Newly published research suggests that the growth in ransomware infrastructure is, frankly, incredible. With old threats being neutralised, and the public becoming increasingly aware of how to mitigate against these attacks, we wonder just how big a threat ransomware really is?
The latest Infoblox DNS Threat Index for Q1 2016 reports a 3,500 percent increase in ransomware domain creation quarter on quarter from 2015. "The relative cost of infrastructure is so low that it completely makes sense from the criminal's point of view," Rod Rasmussen, vice president of cybersecurity at Infoblox told SCMagazineUK.com, "to scale up those activities that prove to have a return on their investment."
Ransomware has certainly jumped on that commoditisation of cyber-crime wave, and are riding it for all it's worth. And let's not forget that the Infoblox DNS numbers are not the end of all of it. "Ransomware can work perfectly well without needing freshly registered domains," warns Paul Ducklin, senior technologist at Sophos, "if it uses Tor, or a collection of hacked servers on legitimate domains."
Another factor in the ongoing rise and rise of ransomware is, Rasmussen suggests, that since "the criminals have typically provided the unlocking keys, mainly due to automation in their tools, people are paying the ransoms".
Don't mistake this as an honourable act though. According to SecureWorks senior security researcher Keith Jarvis, more than four dozen distinct families of ransomware have emerged since the start of 2015 and "generally, 0.25% to 3.0% of victims elect to pay a ransom," Jarvis explains, "meaning attackers need to destroy data on anywhere from 30 to 400 computers for every victim who relents and pays the ransom."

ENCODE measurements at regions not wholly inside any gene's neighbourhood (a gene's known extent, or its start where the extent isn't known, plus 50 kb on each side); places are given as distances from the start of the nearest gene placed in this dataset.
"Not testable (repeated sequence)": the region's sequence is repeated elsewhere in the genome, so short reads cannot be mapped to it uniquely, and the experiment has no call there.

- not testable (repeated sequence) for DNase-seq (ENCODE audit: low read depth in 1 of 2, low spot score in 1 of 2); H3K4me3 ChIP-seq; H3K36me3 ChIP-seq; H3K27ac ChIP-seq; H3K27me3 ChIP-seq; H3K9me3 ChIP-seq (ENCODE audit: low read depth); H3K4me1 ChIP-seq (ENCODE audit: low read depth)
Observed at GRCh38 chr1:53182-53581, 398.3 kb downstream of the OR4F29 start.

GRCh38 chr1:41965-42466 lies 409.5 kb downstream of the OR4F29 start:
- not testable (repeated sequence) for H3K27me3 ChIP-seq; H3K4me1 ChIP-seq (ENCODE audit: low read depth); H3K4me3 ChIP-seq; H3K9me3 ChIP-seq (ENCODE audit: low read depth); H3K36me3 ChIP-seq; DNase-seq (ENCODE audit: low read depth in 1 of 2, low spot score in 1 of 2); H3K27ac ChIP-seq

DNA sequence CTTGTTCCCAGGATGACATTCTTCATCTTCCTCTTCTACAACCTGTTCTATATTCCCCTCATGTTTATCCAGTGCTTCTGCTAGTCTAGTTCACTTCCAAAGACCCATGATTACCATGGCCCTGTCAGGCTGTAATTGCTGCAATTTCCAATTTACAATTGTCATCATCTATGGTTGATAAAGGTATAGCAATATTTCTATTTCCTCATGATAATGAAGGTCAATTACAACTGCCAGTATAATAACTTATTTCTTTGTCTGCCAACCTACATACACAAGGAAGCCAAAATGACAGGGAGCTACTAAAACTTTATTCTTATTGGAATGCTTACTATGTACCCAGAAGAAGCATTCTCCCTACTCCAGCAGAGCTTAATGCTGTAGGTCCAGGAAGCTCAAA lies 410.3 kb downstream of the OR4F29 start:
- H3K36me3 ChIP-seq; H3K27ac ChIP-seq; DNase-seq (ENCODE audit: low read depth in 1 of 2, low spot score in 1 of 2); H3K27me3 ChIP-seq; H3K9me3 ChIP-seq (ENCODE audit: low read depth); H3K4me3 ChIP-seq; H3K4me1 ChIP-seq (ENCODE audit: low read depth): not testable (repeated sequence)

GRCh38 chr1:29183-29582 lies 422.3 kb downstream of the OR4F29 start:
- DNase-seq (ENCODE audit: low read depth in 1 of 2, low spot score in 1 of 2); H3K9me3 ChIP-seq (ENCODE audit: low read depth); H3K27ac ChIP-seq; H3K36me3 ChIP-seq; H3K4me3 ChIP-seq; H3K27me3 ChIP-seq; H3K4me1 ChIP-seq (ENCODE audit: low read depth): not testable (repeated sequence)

SecureWorks ascertain the largest operations are pulling in several million dollars per year. Which is hardly surprising when you consider, as Aaron Higbee, Phishme CTO & Co-Founder told us, that "93 percent of phishing emails delivered last quarter contained ransomware."
It's an attractive threat sector for many reasons. Number one, persistent attacks can be avoided. "Ransomware that encrypts all the data and destroys local backups before asking for a lump sum payout," Dave Venable, VP of cyber security at Masergy told SC, "lets hackers avoid the higher costs and labour of maintaining the infrastructure of persistent attacks."
Often, according to Daniel Miessler, director of advisory services for IOActive, these criminals will employ a build-once-deploy-often model to "leverage the modular nature of the cyber-crime ecosystem, while other groups continue to develop exploits based on new vulnerabilities to get their ransomware onto victims' machines."
It's made the servicing of the crime a very modular affair.
Then there's the anonymity factor to consider. Ransomware is popular because the malware can be monetised anonymously and quickly. "Through the use of bitcoin payment systems," explains Gunter Ollmann, CSO at Vectra Networks, "the criminal can force the victim to pay the ransom in a monetary unit that facilitates complete anonymity and can be trivially converted to cash." Gone are the days of requiring different and specialist criminal hands to both launder the data and anonymously monetise it.
Indeed, as Javvad Malik, security advocate at AlienVault, points out, the business model "assigns value to data where none previously existed". Your holiday pictures from a decade ago have no value on the dark market, but they are worth paying a ransom for if encrypted by an attacker.
"As an attacker," Malik says, "even if the variant I'm using is going to be cracked in 30 days and 80 percent of victims won't pay up, I'll probably still make a tidy return and go on to the next ransomware variant.”
As Ilia Kolochenko, CEO of High-Tech Bridge, concludes, "Ransomware is not a technical problem, but a business model problem: while it will remain the easiest way to extort money, it will continue skyrocketing."